30 Mar Autism Demystification for Siblings Sake
After delivering the Autism Demystification® Puppet Program one day in a school in Vancouver, a little girl in Grade 2 quietly walked up to the lead guide. She said, “I really liked the puppets. I hope you can come back next year too.” The facilitator smiled at the girl and said she was glad that she liked the puppets, and the team would be happy to come back any time the school invited them.
The girl started to walk away, but then she turned and came back to the lead guide. She said, “I really want you to come back because my brother is 5. He’s coming to this school next year and he’s like the yellow-haired puppet” pointing to Angus the puppet with autism. “Sometimes he does some things and the kids don’t understand. I think if you came back, the kids in his class could do those things.” She pointed to the 7 Friendship Tips board. Then she added, “It will help my brother a lot.”
Siblings are a very important part of our lives. They are our family, our blood and often the people we grow old with. With them we share common history as well as a future. They are our first and sometimes our last playmates. They are often the people that teach us to be “good players”. Being the youngest of 4, I am very fortunate to say that my siblings did and still do that for me and I hope my three children do that for each other.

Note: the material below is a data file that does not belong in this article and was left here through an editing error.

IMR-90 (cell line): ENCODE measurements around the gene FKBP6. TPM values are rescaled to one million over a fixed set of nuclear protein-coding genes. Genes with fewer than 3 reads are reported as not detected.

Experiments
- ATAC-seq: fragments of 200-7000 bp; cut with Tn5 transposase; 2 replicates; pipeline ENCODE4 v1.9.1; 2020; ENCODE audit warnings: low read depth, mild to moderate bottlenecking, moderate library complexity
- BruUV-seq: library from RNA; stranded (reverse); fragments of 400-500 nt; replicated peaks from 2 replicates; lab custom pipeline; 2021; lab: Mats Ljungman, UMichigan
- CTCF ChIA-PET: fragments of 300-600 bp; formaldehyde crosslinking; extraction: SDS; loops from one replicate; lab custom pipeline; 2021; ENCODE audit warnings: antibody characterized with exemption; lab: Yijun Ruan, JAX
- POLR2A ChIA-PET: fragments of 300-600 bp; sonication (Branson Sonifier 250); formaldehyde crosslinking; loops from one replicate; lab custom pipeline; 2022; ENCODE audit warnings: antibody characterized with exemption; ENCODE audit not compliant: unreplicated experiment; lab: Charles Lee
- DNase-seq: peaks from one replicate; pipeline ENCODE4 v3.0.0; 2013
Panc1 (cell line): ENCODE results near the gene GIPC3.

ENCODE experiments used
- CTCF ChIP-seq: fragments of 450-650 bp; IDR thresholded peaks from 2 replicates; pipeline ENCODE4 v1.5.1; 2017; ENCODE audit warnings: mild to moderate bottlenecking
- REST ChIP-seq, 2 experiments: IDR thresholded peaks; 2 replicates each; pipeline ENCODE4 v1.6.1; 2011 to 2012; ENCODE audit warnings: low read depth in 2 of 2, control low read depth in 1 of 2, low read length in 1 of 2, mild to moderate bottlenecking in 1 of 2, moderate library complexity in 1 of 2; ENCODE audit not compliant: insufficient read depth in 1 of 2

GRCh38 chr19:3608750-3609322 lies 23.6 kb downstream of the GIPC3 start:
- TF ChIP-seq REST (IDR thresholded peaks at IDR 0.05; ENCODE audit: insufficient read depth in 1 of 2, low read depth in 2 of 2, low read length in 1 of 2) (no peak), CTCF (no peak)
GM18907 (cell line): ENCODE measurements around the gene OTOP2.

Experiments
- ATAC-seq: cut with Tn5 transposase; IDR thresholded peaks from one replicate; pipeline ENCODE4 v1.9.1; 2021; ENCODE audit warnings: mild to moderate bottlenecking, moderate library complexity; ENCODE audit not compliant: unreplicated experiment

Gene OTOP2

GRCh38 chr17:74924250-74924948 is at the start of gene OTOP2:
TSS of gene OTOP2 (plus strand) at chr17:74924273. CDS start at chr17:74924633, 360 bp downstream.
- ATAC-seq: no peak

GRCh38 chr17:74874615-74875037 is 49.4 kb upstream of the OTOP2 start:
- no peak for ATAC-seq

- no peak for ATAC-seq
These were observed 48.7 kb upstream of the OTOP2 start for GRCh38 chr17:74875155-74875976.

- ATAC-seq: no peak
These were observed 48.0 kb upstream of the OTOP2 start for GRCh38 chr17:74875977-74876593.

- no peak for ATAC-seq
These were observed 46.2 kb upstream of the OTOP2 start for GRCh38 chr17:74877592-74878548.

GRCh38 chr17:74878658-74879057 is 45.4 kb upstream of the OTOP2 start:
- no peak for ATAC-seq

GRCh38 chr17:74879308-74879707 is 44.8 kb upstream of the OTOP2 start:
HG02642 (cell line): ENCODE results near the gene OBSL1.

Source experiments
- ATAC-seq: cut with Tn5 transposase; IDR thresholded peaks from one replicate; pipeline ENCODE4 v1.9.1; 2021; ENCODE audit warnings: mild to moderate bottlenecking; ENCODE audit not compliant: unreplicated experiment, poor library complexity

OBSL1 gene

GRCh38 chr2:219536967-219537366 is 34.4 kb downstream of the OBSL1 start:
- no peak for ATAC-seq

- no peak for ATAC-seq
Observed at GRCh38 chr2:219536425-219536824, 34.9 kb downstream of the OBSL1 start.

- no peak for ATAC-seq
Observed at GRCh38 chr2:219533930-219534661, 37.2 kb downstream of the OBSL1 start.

All siblings take on unique roles within a family. This is especially true for siblings of children with autism. They might become a sotto parent to their sibling, or even their biggest rival. Regardless of the dynamic, siblings (like peers) require demystification. Therefore, it is our job as parents and educators to provide Autism Demystification for siblings sake. To demystify we need to model, label, explain and normalize, as well as teach them prosocial communication strategies. This ensures that siblings have the information and skills they need to understand, accept and empathize with their siblings on the autism spectrum.
Want to learn more?
April 2nd World Autism Awareness Day! Take our Autism Demystification Online Course